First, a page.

Company remains on pace for 20 launches this year, smashing previous records.
SpaceX has made 13 successful launches this year, and with every additional flight it continues to add to its record for total number of missions in a calendar year. The company’s previous high-water mark for launches came in 2016, with eight. But SpaceX flew no additional missions after Sept. 1 last year, standing down following a fueling mishap that destroyed a Falcon 9 rocket and its payload on the launch pad.
Now, SpaceX is going for two launches in three days. On Monday, the company will attempt to launch 10 satellites into orbit about 700km above the Earth for Iridium. Scheduled for 8:37a.m. ET, the launch will take place from Vandenberg Air Force Base in California. This is SpaceX’s third of eight launches for Iridium, which is establishing a new constellation of communications satellites known as Iridium NEXT. After launching, SpaceX will attempt a return landing of the first stage aboard the “Just Read the Instructions” droneship in the Pacific Ocean. The webcast below should begin 15 to 20 minutes before the launch attempt.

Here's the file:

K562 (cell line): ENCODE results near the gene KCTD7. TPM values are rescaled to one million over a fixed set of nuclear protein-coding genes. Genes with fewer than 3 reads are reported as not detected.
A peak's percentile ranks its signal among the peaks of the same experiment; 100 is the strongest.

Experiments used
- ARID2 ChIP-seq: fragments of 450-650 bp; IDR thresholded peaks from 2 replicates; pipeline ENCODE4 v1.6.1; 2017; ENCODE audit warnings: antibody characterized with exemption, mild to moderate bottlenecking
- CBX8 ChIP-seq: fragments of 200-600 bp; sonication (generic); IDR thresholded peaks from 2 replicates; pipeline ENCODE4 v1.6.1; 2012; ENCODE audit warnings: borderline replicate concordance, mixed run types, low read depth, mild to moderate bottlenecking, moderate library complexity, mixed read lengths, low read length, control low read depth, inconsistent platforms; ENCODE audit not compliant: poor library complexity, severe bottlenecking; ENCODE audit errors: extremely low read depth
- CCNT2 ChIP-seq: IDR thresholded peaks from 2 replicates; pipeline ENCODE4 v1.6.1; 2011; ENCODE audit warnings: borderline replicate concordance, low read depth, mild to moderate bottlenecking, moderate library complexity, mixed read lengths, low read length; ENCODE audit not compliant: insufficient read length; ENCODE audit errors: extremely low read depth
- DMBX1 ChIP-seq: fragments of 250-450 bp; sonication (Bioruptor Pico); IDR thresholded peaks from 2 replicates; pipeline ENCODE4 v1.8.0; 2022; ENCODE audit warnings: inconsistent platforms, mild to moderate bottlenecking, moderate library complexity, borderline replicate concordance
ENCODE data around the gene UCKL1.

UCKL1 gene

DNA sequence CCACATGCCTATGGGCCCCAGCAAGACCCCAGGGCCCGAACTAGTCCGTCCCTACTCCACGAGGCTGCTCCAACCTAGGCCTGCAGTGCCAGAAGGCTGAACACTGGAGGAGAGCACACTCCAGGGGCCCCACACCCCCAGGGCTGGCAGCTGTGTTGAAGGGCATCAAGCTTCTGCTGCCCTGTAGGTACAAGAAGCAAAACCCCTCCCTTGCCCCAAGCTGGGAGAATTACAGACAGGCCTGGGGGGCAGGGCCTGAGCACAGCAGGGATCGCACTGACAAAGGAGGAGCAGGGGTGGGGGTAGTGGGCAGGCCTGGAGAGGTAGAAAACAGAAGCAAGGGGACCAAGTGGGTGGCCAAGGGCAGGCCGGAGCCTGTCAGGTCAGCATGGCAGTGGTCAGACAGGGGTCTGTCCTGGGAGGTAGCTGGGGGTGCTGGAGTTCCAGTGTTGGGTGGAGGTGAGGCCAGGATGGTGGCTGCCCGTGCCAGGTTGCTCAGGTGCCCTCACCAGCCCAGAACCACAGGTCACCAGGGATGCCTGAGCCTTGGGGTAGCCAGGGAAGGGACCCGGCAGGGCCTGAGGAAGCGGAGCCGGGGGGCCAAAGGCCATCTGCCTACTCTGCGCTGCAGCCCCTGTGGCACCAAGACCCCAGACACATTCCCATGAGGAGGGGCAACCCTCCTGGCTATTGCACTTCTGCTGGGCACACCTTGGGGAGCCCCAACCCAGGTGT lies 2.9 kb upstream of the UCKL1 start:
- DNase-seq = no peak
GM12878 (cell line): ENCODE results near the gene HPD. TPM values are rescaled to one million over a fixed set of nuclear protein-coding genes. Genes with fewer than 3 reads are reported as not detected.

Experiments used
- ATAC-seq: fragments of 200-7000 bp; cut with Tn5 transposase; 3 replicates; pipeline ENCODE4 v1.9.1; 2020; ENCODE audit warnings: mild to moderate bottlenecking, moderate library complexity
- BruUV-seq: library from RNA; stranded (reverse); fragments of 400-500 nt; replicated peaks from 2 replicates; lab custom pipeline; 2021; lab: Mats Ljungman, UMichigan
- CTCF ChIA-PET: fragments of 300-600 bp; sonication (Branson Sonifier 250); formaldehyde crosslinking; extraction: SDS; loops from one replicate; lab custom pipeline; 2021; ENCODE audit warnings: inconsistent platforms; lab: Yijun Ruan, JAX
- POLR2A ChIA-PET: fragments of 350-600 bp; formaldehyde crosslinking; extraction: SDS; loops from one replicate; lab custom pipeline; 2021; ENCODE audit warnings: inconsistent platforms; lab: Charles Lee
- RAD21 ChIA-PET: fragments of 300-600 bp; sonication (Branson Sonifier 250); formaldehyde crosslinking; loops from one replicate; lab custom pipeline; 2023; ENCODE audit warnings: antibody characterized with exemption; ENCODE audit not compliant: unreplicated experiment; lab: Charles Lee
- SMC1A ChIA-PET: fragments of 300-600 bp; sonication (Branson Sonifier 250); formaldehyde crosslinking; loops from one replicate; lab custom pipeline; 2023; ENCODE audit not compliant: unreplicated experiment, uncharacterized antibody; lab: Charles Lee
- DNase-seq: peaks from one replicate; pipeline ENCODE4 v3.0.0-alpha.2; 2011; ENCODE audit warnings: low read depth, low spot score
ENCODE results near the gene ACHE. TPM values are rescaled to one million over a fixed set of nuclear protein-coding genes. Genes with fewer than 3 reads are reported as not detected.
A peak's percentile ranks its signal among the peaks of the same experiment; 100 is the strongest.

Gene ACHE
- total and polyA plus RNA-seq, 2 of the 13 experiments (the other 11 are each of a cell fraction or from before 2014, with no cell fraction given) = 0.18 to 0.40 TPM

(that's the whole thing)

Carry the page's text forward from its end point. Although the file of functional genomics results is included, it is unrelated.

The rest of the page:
Then, on Wednesday, SpaceX is scheduled to attempt a launch from Kennedy Space Center at 4:30pm ET. This mission will put the SES-11/EchoStar 105 satellite into geostationary orbit. One of the highlights of this flight is that SpaceX will be flying a “used” first stage booster—only the third time the company has attempted this. A droneship landing attempt in the Atlantic Ocean is anticipated.
Should both launches be successful, SpaceX will maintain a pace for 2017 that could see the California-based company fly more orbital rockets this year than any other company or country around the world. Additionally, SpaceX would remain on track for about 20 launches in 2017, which could see the company finally begin to fulfill its promises of rapid, reusable launch.
SpaceX won’t be the only other launch provider in action on Monday. Early Monday morning, US time, a Chinese Long March 2D rocket is scheduled to launch a communications satellite for Venezuela. Later on Monday, a Japanese H-2A rocket will attempt to launch a Michibiki 4 navigation spacecraft.
Source: Ars Technica